Interruption to operations and stolen client contacts prevalent outcomes of LinkedIn scams

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LinkedIn's professional setting makes scams appear more legitimate, and scammers often collect personal information from employees' profiles to tailor their approaches, according to the latest research. PHOTO by Pexels

Recent research by cybersecurity company NordLayer reveals that 59% of Canadian businesses experienced LinkedIn scams last year.

However, interruption to operations (45%) and stolen/damaged client contacts (42%) are not the only results of attacks. More than four in 10 confirmed stolen/damaged data, as well as damaged reputation (38%), financial loss, and stolen intellectual property (34%).

Carlos Salas, a cybersecurity expert and an engineering manager at NordLayer, says that it is easy to get scammed on LinkedIn due to several reasons: “LinkedIn’s professional setting makes scams appear more legitimate, and scammers often collect personal information from employees’ profiles to tailor their approaches. They exploit trust and credibility by creating fake profiles or hijacking real ones.”

Types of schemes

One of the most important steps is to understand what types of scams are out there and recognize them once the attack happens. Research reveals the top five types of LinkedIn scams experienced in Canada last year.

More than four in 10 confirmed reported a fake job offer, almost 1 in 2 people experienced a phishing attempt (47%) on LinkedIn, and 38% received a request to connect from an unknown person with a suspicious link in the message as well as a fake tech support offer. Less prominent are dating scams (30%) and get-rich-quick offers (29%).

What employees are doing and what they should do when they encounter LinkedIn scams

After encountering LinkedIn scams, most employees in Canada inform the leadership of their organizations (72%) or report to LinkedIn (67%). Considering everything, it is important for companies to take steps to protect themselves from these scams. NordLayer’s head of engineering and cybersecurity expert Carlos Salas shares his expertise on staying safe from scams:

“LinkedIn scams can pose a serious threat to businesses, resulting in the theft of sensitive data, financial loss, and damage to the company’s reputation.”

He also suggests some of the ways how businesses can protect themselves from LinkedIn scams:

1. Education: Because almost all attacks start with a human, the best way to protect any business is to educate your employees about their types and techniques. Social engineering attacks are incredibly powerful, so ensure your employees know how to handle and report them.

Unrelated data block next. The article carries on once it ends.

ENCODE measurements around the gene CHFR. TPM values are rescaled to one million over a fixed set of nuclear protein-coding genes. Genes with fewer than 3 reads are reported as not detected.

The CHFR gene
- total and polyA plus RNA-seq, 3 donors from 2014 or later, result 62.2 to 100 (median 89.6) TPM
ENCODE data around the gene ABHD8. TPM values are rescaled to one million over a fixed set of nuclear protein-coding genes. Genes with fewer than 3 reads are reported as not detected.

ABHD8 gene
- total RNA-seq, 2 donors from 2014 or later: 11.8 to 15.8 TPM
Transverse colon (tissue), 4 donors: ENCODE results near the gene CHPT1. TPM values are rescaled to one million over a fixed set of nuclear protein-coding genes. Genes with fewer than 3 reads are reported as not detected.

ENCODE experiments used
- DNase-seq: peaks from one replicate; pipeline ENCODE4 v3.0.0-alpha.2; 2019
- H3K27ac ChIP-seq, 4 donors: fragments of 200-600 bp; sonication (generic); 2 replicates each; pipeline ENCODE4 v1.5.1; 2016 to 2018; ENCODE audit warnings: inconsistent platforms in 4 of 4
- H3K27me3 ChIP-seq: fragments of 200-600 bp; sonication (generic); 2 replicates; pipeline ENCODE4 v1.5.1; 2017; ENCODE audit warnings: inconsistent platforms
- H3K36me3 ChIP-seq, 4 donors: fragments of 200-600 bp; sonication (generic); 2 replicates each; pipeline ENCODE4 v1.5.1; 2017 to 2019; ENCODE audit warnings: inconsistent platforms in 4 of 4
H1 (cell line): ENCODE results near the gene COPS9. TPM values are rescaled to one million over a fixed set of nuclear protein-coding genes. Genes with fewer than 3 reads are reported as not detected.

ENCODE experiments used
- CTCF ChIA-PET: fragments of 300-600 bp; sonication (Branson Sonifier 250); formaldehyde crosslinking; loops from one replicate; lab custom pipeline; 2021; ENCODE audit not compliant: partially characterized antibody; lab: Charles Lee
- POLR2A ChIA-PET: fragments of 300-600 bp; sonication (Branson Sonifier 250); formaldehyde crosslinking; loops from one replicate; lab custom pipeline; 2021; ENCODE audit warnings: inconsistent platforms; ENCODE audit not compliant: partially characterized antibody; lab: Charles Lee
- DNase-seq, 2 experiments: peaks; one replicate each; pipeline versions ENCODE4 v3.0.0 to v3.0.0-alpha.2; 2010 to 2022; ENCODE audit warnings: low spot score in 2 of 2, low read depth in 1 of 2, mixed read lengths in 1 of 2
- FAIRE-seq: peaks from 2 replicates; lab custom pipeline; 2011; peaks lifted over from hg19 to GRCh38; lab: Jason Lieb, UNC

2. Use two-factor authentication: Encourage employees to use two-factor authentication (2FA) on their LinkedIn accounts to make it harder for attackers to get into the accounts.

3. Limit access to sensitive information: Only share sensitive information with employees who need to know. Ensure that access to sensitive information is restricted and that employees are trained to handle sensitive data.

4. Verify requests for information: Be cautious when receiving requests for information from unknown contacts on LinkedIn. Verify the requestor’s identity through other channels, such as email or phone, before sharing information.

5. Keep software updated: Ensure that all software and applications used by the business are updated regularly, including anti-virus software and firewalls.

By implementing these measures, businesses can significantly reduce the risk of falling victim to LinkedIn scams.

Methodology: NordLayer surveyed 500 companies in three countries: the United States, the United Kingdom, and Canada. The external agency SAGO conducted the surveys between March 15 and 25, 2023. Respondents were asked a set of questions about LinkedIn scams in the B2B industry. The samples were taken from non-governmental organizations operating in the services industry, and the target respondents were decision-makers (sole or partial) for IT-related acquisitions. Companies were divided into three main groups regarding size: 1 – 10 employees (small), 11-200 employees (medium), and 201+ employees (large). 

NordLayer is an adaptive network access security solution for modern businesses. It helps organizations of all sizes to fulfill scaling and integration challenges.

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